So, does America’s national health policy really need to make a far-reaching exception for Catholic institutions when a majority of Catholics oppose that exception?
It’s quite simple, really: If you oppose the doctrine of the Catholic church, then you’re not a Catholic and you don’t even get a vote. You may self-identify as a Catholic as much as you want, but you aren’t one, any more than His Majesty could call himself a “Methodist” once he realized that he didn’t agree with the leadership of the Methodist church. This is not a value judgment. You can disagree with the Catholic church’s rulings on contraception all day long and it doesn’t make you a Bad Person™, it just makes you Not A Catholic™. The doctrine of your chosen church (remember: You don’t HAVE to stay in it if you don’t agree with it) is no more optional than it’s optional for a Christian to believe that Jesus Christ was G-d’s only begotten son.
I wondered what other religiously affiliated organizations do in this situation. Christian Science traditionally opposed medical care. Does The Christian Science Monitor deny health insurance to employees?
“We offer a standard health insurance package,” John Yemma, the editor, told me.
That makes sense.
It does only if you were right to begin with which, as seems to be usual for you, is never the case. The Christian Science church never prohibited medical care, they just don’t believe in it. Therefore allowing their members to use it isn’t a contradiction.
After all, do we really want to make accommodations across the range of faith?
We do if we want to treat the Constitution’s First Amendment as more than toilet paper, which it is pretty evident that you do not.
What if organizations affiliated with Jehovah’s Witnesses insisted on health insurance that did not cover blood transfusions? What if ultraconservative Muslim or Jewish organizations objected to health care except at sex-segregated clinics?
What if indeed? Would it keep Jehovah’s Witnesses from getting blood transfusions anyway? Would it keep Muslims and Orthodox Jews from going to mixed sex clinics? No it wouldn’t. It would just keep them from demanding that their chosen churches fund their violations of the faith that they profess to hold. Freedom of religion. Do you UNDERSTAND it, motherfucker?
The basic principle of American life is that we try to respect religious beliefs, and accommodate them where we can.
No. The basic principle of American life as outlined in the Constitution is that we DO respect religious beliefs. We don’t “try” to. That’s what a lot of religious people from Europe escaped from: The governments not “trying” hard enough. Freedom of religion is like freedom of speech: There are no degrees of it. Either you have it, or you don’t.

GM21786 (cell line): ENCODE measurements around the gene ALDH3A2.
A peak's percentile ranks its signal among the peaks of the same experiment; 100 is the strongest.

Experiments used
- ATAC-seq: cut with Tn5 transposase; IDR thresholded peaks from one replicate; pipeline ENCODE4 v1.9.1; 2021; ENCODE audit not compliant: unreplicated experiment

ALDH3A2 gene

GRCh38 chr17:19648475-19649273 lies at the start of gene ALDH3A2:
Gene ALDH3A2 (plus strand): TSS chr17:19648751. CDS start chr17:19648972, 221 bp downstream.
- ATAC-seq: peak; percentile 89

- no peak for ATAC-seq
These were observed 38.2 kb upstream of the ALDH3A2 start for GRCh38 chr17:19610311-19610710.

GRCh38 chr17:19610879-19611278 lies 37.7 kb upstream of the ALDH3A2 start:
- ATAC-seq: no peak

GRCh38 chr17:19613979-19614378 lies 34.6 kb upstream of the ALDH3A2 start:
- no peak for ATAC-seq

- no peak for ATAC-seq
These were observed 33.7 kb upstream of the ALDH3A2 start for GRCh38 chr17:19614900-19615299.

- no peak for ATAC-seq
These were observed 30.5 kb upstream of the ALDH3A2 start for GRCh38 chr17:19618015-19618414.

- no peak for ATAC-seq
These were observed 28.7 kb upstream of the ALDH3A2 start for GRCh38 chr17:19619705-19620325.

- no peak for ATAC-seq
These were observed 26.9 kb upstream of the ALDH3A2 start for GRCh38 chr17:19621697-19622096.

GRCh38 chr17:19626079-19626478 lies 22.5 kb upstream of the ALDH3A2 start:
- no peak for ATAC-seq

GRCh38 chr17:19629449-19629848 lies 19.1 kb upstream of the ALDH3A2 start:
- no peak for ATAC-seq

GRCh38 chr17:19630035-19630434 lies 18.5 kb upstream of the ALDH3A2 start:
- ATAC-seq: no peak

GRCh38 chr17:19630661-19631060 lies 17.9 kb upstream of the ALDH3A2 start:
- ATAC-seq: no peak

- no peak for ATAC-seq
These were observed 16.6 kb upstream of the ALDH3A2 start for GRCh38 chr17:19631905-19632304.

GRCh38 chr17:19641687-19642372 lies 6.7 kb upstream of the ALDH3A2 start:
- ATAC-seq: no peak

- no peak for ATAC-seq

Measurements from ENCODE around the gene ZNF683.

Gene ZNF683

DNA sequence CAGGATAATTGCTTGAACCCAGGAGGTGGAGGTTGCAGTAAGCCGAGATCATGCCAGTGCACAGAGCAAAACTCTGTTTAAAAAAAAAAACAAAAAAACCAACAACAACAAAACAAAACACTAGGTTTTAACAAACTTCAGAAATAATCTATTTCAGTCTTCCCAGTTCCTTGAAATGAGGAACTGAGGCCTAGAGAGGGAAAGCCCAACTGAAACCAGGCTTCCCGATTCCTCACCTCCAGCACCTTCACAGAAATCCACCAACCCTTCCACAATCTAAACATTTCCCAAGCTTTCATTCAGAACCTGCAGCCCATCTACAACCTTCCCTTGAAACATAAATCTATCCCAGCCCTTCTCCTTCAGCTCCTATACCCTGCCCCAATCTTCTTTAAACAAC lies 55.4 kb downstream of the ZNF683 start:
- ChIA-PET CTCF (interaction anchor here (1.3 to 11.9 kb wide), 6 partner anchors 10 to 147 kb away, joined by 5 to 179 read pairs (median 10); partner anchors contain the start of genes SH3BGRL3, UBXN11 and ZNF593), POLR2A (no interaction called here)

But we ban polygamy, for example, even for the pious. Your freedom to believe does not always give you a freedom to act.
That’s an interesting point, actually. But let’s first point out that there is a huge difference between prohibiting you from engaging in behavior that you want to engage in and forcing you to engage in behavior that you don’t. Prohibiting muslims from stoning gays is not the same as forcing Christians to do so.
Yes, we do modify freedom of religion to the extent that you’re not allowed to do something, no matter how much it goes against your faith, that will hurt others. That is THE core concept of the Constitution: You have a right to do whatever you want to do as long as you do no harm to the rights of others. His Imperial Majesty has a Constitutional right to carry around an arsenal that would make a Marine blanch, but he does not have the right to use it to kill anybody he doesn’t like. You do have a right to speak freely, but you do not have a right to libel and slander people.
And that’s where the issue of polygamy gets interesting because, quite honestly, as long as said polygamy is done with the happy consent of every party involved, we have a hard time trying to see where that harms anybody. Yes, we’re against it personally, but we just can’t see where the government gets the Constitutional authority to ban it outright unless it involves coercion or the intrusion upon the rights of others.
But we digress. The thing is that prohibiting people from doing what they faith says is OK is NOT the same as forcing them to do something that their faith clearly states is NOT OK.
In this case, we should make a good-faith effort to avoid offending Catholic bishops who passionately oppose birth control.
In other words: Lie.
Thanks. We knew that already.
I’m glad that Obama sought a compromise. But let’s remember that there are also other interests at stake. If we have to choose between bishops’ sensibilities and women’s health, our national priority must be the female half of our population.
Still trying to get laid, Nicky? With your looks and advanced age, we can’t say that we blame you for getting desperate. But it’s not an argument.
For one thing, pregnancy is not a “health issue.” Pregnancy is not a disease.
For another, unprotected sex is a choice. Nobody is putting a gun to your head forcing you to hump ugly.
Unless we’re talking about you, personally, trying to finally experience an orgasm before you die of old age, but that’s hardly an issue requiring federal intervention. You have a right hand that will do the trick.